Last updated on November 24th, 2023.
The world is a fast-moving place full of tasks, chores, and work to get done. Blink and suddenly so much has passed that suddenly the goals on the backburner are starting to boil over. It can be hard to want to tackle any of that, even if everyone knows it would feel better to get it out of the way. That’s where setting daily intentions can help.
Setting daily intentions can break down tasks into smaller pieces to make them achievable or can help on the road to becoming a better person living the dream life. So turn down the heat, set the pot to a simmer, and keep reading to learn more about setting daily intentions in a way that will actually produce results.
What Does it Mean to Set Your Intentions?
Setting daily intentions is setting aside to put forth goals and commitments to oneself. It is a positive and growth generating method to improving the overall quality of life, recenter, and to stay motivated. Not to mention, practicing your communication skills helps to put things into perspective or to break them down into bite-sized pieces.
2 Simple Examples of Setting Intentions
It’s easy enough to tell someone to just break things down into smaller pieces and tackle them a little at a time. However, what helps more is to provide some examples of what exactly is that might look like when it comes to setting daily intentions.
Pick a Task to Finish
In a world with a thousand and one things needing done, it can help to break it down and pick a specific task to ensure gets finished during the day. Something minuscule such as clearing clutter from a desk or sweeping the floor are perfect tiny tasks that helps to nurture a feeling of accomplishment knowing that it got done.
Remind Yourself to Do Something Positive
This could be as simple as trying to remember to greet people when coming into work, or to smile during the day. This is especially helpful if trying to learn new behaviors or get used to a new, scary situation. Joy is contagious after all, and smiles spread. Even adjusting thought processes to train your brain to be more positive can help change the outcome of the whole day.
7 Tips for Setting Daily Intentions That Work
People are just as wildly different as all of the problems they’re going through. What works for one person might not work for another. However, there are a few things that tend to help more people than not, so they are worth a try.
Follow the SMART Framework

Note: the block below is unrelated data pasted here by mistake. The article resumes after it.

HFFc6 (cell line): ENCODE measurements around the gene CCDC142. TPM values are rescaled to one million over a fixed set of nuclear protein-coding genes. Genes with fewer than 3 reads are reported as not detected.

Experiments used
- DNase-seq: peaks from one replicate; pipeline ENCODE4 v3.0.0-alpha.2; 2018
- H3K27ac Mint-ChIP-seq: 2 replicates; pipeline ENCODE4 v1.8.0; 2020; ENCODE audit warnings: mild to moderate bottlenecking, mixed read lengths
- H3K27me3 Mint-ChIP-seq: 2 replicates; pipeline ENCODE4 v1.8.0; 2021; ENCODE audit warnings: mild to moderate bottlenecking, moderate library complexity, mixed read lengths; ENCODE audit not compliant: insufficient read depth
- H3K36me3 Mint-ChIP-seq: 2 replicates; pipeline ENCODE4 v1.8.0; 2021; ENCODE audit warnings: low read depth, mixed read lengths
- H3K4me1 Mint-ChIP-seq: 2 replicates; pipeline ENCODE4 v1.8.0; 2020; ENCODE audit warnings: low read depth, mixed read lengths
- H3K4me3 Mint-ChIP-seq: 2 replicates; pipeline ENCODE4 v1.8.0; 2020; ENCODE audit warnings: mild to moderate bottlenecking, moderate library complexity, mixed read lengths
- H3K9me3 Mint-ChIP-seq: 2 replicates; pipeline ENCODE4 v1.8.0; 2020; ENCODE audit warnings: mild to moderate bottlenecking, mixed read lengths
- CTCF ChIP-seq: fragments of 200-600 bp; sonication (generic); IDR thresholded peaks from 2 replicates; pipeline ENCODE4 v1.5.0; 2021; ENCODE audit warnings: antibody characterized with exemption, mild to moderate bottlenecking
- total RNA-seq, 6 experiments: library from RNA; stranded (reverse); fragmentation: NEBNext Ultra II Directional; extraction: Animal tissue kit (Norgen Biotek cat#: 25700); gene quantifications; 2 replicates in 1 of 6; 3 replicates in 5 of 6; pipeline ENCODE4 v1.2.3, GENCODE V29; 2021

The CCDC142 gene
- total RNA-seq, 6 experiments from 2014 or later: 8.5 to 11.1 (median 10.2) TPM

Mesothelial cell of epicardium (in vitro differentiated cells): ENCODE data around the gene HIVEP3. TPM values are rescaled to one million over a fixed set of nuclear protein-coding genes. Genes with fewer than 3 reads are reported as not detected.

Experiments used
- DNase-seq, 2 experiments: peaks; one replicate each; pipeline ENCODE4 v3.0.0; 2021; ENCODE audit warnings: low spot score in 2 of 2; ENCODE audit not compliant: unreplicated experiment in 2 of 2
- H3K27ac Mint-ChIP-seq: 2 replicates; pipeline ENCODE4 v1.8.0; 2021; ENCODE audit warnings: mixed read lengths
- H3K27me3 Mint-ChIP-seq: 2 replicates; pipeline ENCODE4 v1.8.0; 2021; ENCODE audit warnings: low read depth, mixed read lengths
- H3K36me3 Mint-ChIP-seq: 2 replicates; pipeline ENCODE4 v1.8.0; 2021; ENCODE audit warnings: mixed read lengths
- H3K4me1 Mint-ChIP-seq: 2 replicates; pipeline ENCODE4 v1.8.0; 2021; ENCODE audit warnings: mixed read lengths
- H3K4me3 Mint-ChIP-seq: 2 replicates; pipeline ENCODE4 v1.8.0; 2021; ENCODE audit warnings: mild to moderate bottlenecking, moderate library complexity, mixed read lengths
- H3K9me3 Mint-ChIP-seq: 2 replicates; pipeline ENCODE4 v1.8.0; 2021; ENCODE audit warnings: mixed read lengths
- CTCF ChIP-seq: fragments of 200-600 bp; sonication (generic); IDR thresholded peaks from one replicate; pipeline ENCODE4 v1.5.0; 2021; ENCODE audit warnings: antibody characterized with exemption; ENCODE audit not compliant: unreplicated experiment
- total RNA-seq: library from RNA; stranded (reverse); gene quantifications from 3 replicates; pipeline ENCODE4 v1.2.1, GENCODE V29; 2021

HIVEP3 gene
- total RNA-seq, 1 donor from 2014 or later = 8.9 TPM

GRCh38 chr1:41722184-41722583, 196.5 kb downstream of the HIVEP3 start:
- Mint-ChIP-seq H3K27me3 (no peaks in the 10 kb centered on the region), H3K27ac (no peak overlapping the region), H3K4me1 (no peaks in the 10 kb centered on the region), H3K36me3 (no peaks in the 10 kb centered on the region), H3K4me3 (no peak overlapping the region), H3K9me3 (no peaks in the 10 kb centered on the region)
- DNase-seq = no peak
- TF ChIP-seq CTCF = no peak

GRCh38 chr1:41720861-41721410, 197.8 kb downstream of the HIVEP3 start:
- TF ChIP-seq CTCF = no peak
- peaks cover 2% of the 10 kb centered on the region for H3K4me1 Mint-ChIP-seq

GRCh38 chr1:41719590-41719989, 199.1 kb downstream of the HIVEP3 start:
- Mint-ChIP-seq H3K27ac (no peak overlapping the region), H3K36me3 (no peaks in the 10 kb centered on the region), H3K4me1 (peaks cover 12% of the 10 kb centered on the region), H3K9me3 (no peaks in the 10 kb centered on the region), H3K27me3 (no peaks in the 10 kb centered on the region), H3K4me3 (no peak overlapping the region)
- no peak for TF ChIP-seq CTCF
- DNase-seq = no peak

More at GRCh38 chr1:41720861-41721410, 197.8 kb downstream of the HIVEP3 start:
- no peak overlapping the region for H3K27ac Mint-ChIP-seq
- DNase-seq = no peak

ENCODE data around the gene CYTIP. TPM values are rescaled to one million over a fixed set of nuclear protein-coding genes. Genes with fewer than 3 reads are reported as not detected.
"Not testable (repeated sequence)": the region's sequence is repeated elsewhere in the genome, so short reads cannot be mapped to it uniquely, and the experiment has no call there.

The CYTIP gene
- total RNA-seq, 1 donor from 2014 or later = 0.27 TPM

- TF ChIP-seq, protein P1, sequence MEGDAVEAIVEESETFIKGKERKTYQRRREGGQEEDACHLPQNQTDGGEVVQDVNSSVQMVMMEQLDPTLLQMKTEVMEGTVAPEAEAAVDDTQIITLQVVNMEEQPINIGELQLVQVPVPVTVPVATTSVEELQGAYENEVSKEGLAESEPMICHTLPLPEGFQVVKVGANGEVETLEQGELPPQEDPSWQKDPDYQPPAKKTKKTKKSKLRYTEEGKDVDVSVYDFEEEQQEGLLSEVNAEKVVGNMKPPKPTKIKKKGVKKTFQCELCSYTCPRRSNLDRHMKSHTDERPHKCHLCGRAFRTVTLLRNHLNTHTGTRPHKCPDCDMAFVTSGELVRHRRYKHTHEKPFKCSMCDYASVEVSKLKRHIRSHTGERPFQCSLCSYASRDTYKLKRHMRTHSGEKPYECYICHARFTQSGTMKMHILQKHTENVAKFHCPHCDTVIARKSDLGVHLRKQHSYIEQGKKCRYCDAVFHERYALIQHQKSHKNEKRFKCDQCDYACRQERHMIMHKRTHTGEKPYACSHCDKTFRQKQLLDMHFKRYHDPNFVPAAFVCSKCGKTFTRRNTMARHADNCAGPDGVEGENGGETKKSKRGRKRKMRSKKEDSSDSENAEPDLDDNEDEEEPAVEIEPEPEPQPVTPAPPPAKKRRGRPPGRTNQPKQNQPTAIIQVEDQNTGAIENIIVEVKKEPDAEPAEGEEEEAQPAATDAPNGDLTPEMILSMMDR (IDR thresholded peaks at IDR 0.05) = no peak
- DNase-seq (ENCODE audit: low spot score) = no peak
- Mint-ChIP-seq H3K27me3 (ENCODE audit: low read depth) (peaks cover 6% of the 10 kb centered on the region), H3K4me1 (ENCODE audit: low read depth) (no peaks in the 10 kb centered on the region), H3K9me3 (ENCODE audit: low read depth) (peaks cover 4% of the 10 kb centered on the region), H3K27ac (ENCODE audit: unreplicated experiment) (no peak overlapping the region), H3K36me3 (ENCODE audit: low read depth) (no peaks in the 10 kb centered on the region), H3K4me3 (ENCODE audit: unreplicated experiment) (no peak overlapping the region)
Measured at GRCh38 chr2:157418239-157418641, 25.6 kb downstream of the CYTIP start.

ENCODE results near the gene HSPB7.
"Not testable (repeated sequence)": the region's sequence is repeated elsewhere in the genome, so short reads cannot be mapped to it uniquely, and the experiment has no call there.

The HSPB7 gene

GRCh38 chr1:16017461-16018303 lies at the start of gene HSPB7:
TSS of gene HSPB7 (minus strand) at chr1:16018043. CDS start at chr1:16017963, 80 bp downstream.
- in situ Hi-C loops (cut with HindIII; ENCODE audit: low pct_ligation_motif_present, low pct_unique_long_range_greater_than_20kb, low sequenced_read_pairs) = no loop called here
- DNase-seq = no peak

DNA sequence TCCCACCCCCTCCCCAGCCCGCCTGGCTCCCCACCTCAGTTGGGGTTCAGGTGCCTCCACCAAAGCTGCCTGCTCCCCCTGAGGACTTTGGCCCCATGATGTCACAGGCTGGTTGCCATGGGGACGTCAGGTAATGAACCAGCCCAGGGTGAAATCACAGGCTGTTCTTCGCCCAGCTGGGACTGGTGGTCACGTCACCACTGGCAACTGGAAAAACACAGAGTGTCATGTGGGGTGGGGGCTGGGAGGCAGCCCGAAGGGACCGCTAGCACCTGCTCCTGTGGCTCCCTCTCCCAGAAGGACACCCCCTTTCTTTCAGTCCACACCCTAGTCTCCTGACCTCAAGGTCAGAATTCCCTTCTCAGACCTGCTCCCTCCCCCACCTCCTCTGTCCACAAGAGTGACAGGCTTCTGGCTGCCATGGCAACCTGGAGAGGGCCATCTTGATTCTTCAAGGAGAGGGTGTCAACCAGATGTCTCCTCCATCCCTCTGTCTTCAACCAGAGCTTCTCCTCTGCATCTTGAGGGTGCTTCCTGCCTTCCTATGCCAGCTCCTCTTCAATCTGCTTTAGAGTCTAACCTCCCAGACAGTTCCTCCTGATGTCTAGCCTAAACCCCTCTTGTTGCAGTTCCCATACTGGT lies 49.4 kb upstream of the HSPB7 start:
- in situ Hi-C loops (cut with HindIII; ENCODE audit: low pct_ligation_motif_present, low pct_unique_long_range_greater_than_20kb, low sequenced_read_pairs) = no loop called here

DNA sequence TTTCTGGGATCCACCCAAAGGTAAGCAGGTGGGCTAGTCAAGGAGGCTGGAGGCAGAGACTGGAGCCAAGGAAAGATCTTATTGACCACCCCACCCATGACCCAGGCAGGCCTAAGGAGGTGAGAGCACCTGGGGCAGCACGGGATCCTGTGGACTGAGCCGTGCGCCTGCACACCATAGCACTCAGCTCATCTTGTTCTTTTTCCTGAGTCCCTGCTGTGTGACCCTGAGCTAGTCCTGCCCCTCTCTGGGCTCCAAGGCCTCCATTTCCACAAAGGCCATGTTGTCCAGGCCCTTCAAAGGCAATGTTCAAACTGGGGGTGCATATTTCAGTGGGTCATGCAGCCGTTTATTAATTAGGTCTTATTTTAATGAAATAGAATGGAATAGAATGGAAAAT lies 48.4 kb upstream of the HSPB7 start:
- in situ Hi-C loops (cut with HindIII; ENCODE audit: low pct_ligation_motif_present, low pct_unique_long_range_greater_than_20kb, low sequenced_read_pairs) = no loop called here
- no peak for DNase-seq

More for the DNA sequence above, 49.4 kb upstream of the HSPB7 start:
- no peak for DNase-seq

SMART stands for Specific Measurable Achievable Realistic Timely. Following this framework ensures that the intentions are reasonable, doable, and not confusing. Instead of putting something like “clean” on the list, try instead “clean off the table” or “sweep the floor in the kitchen” so that it’s specific enough that it can’t be weaseled out of or questioned later on in the day.
Set Only a Few at a Time
It would be counterproductive to try and make a list of intentions that has so many things to do it either becomes difficult to remember or devolves into a list of chores. If they get finished, it can be a good time to rest and consider making another one. This allows for plenty of checking in with oneself and to keep moving with accomplishments no matter how small.
Keep them Personal
When it comes down to it, the only person really holding someone accountable is themselves. People can suggest what to do or how to act, but only they can decide how to act and think themselves. Make the list of intentions personal, fill it with things that are relevant to you, not necessarily anyone else.
Setting intentions isn’t a race. It’s more of a marathon. Cutting things down to simple pieces throughout the day helps to show that things are getting done. Make sure to keep the list simple so that it is actually doable in a positive way rather than feeling like climbing a mountain.
There is nothing like setting a routine to make sure that things get done. Set aside time consistently to decide intentions, whether that be daily or to check in at certain days to adjust the list if it includes lifestyle and behavioral changes. Habits are an easy thing to make and a hard thing to break, so use that to its fullest advantage.
It’s easy to get overwhelmed and to feel like nothing is ever getting done, no progress is being made, and everything is all for naught. Keeping a record of all the things helps to prove that progress is still happening. Things are in fact getting done, and those that aren’t are still being worked on. This also helps to keep it tangible and grounded in reality.
Reflect at the End of the Day
Take some time at the end of the day to reflect. Ask questions to decide if the intentions were reasonable, see where the strengths and weaknesses are, and decide what worked and what didn’t. Allow yourself to feel proud of anything that was finished and forgive yourself for anything that wasn’t. Remember that any progress is still progress, even if that progress is just one tiny step in the right direction.
Setting daily intentions helps ground oneself and make tasks more manageable. It’s a fabulous way to better oneself and to constantly grant feelings of accomplishment, self-worth, and pride when these sorts of feelings are scarce. While every person is different complete with their own unique trials at hand, many people can benefit from taking a few moments to check in and hold themselves accountable for their goals, mood, and accomplishments.